Asked almost 2 years ago - Seattle, WAFlag
Waiting for DOL hearing. 1st DUI, BAC 0.11. Breath test was actually obtained in about 2.5 hours after driving. Please advise if this is a sufficient argument at DOL hearing. Should they dismiss the suspension case on this ground? Thank you.
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As you probably know there are two processes you are dealing with as the result of a DUI charge; the criminal courts and the Department of Licensing. To be convicted of the criminal charge of DUI the jury (or judge) must find, beyond a reasonable doubt, that:
(1) You were driving a motor vehicle on a public roadway;
(2) That this occurred within the State of Washington; and
(3) That your BAC was greater than 0.08% within two hours of driving OR that your ability to drive was impaired by alcohol and/or drugs.
Thus, the two hour issue may help you in the criminal case. The breath test by being outside the two hour window cannot be used to show that you were per se impaired at the time of driving. Instead the prosecutor will have to show that you were impaired by alcohol at the time of driving.
The State may also try to do "retrograde extrapolation" to relate the breath test back to a given BAC at the time of driving. When the WSP toxicologist testifies about this it sounds very convincing and it's easy for a jury to believe that you can establish the BAC at time of driving form a breath test taken hours later. This calculation is actually impossible to do accurately and you need an attorney that understands how to defeat the State's "science."
As far as the DOL hearing goes. RCW 46.20.308 and Chapter 308-103 of the Washington Administrative Code outline the procedures for an Administrative Hearing regarding your license suspension. The State needs to show, by the lower standard of proof of a preponderance of the evidence, that:
1. You were under lawful arrest (including everything leading up to arrest);
2. The officer had "reasonable grounds" to believe you driving under the influence;
3. You were properly advised of your "MIranda" rights and implied consent warnings (see RCW 46.20.308(2));
4. You submitted to a BAC test that indicated an alcohol concentration of 0.08%.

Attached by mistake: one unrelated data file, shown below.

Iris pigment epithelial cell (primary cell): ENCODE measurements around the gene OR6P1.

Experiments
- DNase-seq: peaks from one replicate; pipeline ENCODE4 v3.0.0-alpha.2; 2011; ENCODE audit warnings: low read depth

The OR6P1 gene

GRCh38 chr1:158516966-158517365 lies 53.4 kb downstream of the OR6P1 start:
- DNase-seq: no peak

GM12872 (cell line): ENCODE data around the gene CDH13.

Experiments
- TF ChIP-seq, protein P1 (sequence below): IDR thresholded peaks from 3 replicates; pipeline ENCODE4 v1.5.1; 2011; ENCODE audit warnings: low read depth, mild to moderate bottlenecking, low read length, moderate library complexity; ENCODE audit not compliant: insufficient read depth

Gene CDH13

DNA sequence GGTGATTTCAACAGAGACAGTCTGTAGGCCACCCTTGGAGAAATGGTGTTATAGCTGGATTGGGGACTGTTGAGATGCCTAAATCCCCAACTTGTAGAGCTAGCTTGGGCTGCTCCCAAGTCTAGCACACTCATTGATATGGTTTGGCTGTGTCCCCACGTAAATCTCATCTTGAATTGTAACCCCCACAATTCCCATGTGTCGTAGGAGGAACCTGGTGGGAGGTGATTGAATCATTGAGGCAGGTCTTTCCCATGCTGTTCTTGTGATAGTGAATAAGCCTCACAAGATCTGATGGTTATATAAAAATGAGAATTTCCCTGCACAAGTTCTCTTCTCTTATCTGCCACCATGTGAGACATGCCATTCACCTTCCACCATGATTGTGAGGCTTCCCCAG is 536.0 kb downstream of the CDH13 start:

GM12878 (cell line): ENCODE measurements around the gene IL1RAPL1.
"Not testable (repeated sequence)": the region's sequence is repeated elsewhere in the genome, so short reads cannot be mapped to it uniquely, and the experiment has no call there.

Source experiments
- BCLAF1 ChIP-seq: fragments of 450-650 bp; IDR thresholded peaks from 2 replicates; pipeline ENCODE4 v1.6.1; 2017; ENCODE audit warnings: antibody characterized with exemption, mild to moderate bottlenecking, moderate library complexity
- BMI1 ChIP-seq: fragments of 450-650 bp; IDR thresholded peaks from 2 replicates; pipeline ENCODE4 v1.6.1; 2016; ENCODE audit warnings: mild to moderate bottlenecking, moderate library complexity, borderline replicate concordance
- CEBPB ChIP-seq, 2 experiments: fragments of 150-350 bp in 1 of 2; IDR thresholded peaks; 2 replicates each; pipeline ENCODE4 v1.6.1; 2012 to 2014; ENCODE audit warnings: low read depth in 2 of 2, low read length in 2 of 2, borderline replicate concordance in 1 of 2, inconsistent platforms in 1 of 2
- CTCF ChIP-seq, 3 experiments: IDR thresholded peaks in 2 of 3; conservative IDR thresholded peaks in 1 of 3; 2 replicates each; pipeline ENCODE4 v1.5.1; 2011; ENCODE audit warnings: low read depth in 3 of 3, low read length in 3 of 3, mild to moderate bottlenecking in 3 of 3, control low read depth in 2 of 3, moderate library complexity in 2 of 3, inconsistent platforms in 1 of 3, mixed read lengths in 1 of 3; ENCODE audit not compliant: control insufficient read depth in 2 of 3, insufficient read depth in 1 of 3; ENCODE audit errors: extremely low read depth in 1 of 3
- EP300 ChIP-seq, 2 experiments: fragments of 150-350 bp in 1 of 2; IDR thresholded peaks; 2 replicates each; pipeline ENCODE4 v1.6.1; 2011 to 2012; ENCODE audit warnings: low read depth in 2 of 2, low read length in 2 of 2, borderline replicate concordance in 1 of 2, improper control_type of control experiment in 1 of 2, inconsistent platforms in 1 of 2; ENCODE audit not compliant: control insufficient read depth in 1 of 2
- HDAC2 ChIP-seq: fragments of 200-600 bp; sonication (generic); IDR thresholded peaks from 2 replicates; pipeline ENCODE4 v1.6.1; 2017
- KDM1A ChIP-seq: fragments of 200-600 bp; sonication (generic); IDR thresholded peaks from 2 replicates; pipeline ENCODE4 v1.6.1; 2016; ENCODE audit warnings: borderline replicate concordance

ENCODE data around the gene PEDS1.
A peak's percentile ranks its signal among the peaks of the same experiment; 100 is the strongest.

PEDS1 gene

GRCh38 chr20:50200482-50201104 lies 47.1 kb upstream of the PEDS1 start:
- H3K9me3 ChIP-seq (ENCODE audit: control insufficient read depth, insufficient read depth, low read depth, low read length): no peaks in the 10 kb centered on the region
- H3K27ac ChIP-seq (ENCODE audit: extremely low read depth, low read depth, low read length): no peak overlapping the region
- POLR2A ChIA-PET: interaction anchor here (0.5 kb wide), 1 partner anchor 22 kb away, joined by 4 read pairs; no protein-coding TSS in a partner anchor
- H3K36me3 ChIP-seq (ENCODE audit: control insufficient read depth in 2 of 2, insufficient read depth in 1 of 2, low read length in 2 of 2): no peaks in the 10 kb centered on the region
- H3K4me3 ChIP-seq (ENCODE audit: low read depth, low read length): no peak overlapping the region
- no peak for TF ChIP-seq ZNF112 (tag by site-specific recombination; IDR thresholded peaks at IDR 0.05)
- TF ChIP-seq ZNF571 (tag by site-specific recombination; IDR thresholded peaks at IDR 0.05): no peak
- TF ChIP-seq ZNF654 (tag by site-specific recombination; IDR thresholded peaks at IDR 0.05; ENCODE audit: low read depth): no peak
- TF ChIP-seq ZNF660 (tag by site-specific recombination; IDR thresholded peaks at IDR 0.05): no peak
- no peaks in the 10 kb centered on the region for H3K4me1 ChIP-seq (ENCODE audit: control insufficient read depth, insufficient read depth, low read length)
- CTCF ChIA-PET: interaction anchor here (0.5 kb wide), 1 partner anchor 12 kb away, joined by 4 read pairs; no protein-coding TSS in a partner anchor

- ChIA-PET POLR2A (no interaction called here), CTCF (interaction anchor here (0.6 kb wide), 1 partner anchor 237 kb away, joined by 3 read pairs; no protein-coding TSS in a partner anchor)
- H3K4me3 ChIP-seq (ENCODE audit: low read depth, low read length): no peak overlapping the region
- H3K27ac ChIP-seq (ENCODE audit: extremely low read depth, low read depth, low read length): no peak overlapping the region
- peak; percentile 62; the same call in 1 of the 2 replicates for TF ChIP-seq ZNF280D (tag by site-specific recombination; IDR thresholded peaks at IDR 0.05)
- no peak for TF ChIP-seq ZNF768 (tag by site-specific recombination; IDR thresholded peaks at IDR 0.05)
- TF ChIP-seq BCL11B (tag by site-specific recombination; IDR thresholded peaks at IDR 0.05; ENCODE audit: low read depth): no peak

Issue 4 includes whether the BAC meets the foundational requirements of RCW 46.61.506 and the State must be able to show the following as a prerequisite to admission:
(i) The person who performed the test was authorized to perform such test;
(ii) The person being tested did not vomit or have anything to eat, drink, or smoke for at least fifteen minutes prior to administration of the test;
(iii) The person being tested did not have any foreign substances in his or her mouth;
(iv) the temperature of any liquid simulator solution utilized as an external standard was thirty-four degrees centigrade plus or minus 0.3 degrees centigrade;
(v) The internal standard test resulted in the message "verified";
(vi) The two breath samples agree to within plus or minus ten percent of their mean;
(vii) The result of the test of the external standard did lie between .072 to .088 inclusive; and
(viii) All blank tests gave results of .000.
As you can see "two hours" is not mentioned in the DOL elements or the foundational requirements for breath test admission. Simply arguing that the test was outside two hours will not get you an automatic dismissal. This doesn't mean you are dead in the water, just that it's not that simple.
Unfortunately, giving you all of the possible ways to use this to argue suppression would be way too long forum like this and would be crossing the line between giving you information about the law and assisting a non-lawyer in the practice of law (prohibited by the bar and Washington law). DOL hearings are hard to win with an attorney and even harder without one. If you are going to hire an attorney to represent you in the criminal case, it would make sense to hire this person to do the DOL hearing as well. If you are using a public defender that person cannot represent you at the DOL hearing (as the DOL hearing is a civil action without the right to an attorney) and you may want to hire an attorney for the DOL hearing only.
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